July 30, 2017 - Charlie Gard and the Death Panel Part 2
Young Charlie Gard, the baby whose story gained prominence worldwide, passed away this week after his life support system was turned off, one week before his 1st birthday. Everyone who paid attention to the story knew early on that the chances of success were small. After a healthy birth to a mother and father who adored him, Charlie was diagnosed with mitochondrial disease several months after he was born. To current medicine, the disease is fatal; Charlie's only hope was experimental treatment. And that is where the story becomes not just that of a baby with a serious illness but also a drastic example of the dangers of government healthcare.
Charlie's case shows clearly the pillars upon which government-paid healthcare stands: resources and power. We've discussed the resource aspect of story here; namely that all resources, including healthcare are scarce and that scarcity requires decisions to be made as to who gets what. And the "who gets what" is where power comes into play.
As a resident of the United Kingdom, Charlie was entitled to medical care paid for by the State. But when it became clear that there was very little chance for improvement with the treatment currently available, bureaucrats of the State, charged with distributing the government's scarce resources to the patients that would most benefit, came to the logical, if seemingly heartless, decision that Charlie's care must cease. Little Charlie was not a good investment for the State.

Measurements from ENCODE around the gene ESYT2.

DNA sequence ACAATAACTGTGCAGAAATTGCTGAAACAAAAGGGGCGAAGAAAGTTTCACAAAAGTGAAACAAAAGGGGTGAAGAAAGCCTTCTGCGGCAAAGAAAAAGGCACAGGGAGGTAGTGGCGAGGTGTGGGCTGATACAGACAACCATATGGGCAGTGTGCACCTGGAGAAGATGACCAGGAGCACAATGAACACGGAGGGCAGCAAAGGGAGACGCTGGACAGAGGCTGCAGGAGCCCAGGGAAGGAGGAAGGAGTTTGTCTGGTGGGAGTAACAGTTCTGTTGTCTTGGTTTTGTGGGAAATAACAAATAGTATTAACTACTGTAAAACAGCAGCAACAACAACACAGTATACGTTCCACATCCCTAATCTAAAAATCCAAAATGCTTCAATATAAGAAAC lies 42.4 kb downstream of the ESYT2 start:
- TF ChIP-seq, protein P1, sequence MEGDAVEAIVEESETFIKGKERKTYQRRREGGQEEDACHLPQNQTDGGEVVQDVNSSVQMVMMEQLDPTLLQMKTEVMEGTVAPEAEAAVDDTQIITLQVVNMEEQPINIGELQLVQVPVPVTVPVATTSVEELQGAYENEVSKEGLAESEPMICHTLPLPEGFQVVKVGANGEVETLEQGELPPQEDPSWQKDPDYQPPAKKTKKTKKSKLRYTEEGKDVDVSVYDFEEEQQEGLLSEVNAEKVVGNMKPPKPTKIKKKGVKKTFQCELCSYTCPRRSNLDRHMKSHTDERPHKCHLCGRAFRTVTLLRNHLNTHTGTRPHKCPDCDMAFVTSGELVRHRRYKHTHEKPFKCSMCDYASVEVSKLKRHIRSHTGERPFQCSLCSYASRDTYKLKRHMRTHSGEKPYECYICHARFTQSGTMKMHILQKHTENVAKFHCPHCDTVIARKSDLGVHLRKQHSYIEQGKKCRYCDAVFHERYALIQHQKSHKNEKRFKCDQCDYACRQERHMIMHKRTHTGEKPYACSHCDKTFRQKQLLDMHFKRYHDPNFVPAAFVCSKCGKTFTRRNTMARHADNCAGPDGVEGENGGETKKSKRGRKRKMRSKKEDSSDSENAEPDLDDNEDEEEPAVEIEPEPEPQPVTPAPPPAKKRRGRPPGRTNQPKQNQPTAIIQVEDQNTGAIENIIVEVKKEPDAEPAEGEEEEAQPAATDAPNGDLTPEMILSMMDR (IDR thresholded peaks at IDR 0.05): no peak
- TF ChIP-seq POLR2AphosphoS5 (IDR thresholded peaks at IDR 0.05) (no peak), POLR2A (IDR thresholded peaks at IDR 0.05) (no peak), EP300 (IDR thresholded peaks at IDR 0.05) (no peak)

If the parents had no resources of their own to continue caring for Charlie, that would have been the end of story. But Charlie's mom and dad, Connie Yates and Chris Gard, raised nearly $2 million with which to continue fighting for their son's life by taking him to the United States for an admittedly experimental treatment. Unfortunately, as it turns out, that was not a decision Charlie's mom and dad were allowed to make.
Hearing the parents' plans, doctors and bureaucrats, empowered by the State, refused to let Charlie's be moved from the hospital. In the professional opinions of the decision-makers, the experimental treatment had no chance of success and so it wasn't worth allowing the parents to try. Imagine that - rather than just standing back and allowing the parents to remove the child from their hospital, the doctors simply refused. Met with this obstinacy, the parents had no choice but to take their case to the courts in the UK and European Union.
Over the course of the last seven months, as Charlie's condition deteriorated and his chance of any success fell, his mother and father were forced to argue why they should be allowed to use their own money to try and save the life of their own child. Again imagine that - going to a courthouse to argue in front of a judge as why you should be able to use your money to try and save your baby's life. As we know, the courts decided against the parents and in favor of the State each time, until so much time had passed that the window of opportunity for the experimental treatment to help Charlie had closed. If that wasn't bad enough, Charlie's parents weren't even allowed to have a quiet goodbye with their son at home. How dreadful. How cruel.
The question, then, is why? Charlie's parents had their own money to pay for his treatment; there would have been no additional cost to the government. Why stand in the way of that? For what reason? So that Charlie died with "dignity"? On what planet would such nonsense dispensed by government employees overrule the wishes of a child's parents? Well, apparently, on this planet. In the UK, the power of life and death rests ultimately rests not with family but with agents of the State.
How clearly now we see that Charlie did not "belong", in the normal sense of a family, to his mother and father; he belonged to the State. And when it was understood spending money on him would no longer benefit the State, they condemned Charlie to death and his parents to a lifetime of heartache. Once Charlie's parents had other options, this became nothing more than a power struggle between a young family of limited means and the government.
And the government was never going to lose.